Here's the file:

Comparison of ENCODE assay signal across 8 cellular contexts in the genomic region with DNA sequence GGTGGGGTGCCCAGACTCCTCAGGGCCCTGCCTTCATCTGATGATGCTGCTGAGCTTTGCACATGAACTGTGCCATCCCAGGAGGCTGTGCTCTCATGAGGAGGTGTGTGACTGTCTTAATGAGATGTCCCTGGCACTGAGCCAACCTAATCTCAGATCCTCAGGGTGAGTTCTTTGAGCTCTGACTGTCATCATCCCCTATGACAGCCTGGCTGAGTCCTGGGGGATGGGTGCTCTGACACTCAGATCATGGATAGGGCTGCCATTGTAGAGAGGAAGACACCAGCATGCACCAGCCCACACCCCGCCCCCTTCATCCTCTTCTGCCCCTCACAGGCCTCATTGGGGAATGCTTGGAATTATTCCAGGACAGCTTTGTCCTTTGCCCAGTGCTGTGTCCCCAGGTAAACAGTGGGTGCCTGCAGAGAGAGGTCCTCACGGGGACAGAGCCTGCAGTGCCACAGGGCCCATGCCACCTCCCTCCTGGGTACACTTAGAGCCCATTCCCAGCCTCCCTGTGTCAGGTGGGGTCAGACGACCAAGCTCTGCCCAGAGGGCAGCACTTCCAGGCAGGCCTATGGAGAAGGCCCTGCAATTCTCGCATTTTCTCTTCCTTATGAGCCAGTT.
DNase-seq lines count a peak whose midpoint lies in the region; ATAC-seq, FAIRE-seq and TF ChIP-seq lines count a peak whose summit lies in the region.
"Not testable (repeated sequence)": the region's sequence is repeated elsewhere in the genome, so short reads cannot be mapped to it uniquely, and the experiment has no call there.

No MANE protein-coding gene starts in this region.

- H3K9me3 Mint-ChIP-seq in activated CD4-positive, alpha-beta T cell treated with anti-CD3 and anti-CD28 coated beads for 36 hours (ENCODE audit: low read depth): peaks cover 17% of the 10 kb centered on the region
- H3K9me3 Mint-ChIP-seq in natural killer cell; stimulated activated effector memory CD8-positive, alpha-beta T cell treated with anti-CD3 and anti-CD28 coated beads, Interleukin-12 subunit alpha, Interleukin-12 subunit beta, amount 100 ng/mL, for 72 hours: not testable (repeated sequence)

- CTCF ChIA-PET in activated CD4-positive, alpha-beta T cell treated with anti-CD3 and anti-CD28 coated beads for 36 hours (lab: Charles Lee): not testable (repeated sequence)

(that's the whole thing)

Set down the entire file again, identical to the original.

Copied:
Comparison of ENCODE assay signal across 8 cellular contexts in the genomic region with DNA sequence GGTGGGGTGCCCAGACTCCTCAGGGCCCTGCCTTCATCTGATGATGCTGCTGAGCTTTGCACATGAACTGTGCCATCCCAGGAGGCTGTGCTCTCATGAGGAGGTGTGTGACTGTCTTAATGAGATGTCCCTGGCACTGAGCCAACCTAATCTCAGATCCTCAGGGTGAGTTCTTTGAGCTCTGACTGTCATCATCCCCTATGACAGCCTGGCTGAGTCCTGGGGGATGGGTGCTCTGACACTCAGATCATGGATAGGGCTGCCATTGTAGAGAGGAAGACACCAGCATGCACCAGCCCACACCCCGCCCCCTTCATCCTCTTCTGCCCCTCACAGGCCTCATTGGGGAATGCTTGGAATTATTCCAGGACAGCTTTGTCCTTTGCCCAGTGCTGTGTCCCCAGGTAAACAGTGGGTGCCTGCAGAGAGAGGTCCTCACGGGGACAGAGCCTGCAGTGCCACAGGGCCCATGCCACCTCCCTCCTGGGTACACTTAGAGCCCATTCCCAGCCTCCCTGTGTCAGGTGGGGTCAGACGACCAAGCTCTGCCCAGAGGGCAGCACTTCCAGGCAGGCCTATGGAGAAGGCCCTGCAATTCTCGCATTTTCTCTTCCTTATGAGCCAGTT.
DNase-seq lines count a peak whose midpoint lies in the region; ATAC-seq, FAIRE-seq and TF ChIP-seq lines count a peak whose summit lies in the region.
"Not testable (repeated sequence)": the region's sequence is repeated elsewhere in the genome, so short reads cannot be mapped to it uniquely, and the experiment has no call there.

No MANE protein-coding gene starts in this region.

- H3K9me3 Mint-ChIP-seq in activated CD4-positive, alpha-beta T cell treated with anti-CD3 and anti-CD28 coated beads for 36 hours (ENCODE audit: low read depth): peaks cover 17% of the 10 kb centered on the region
- H3K9me3 Mint-ChIP-seq in natural killer cell; stimulated activated effector memory CD8-positive, alpha-beta T cell treated with anti-CD3 and anti-CD28 coated beads, Interleukin-12 subunit alpha, Interleukin-12 subunit beta, amount 100 ng/mL, for 72 hours: not testable (repeated sequence)

- CTCF ChIA-PET in activated CD4-positive, alpha-beta T cell treated with anti-CD3 and anti-CD28 coated beads for 36 hours (lab: Charles Lee): not testable (repeated sequence)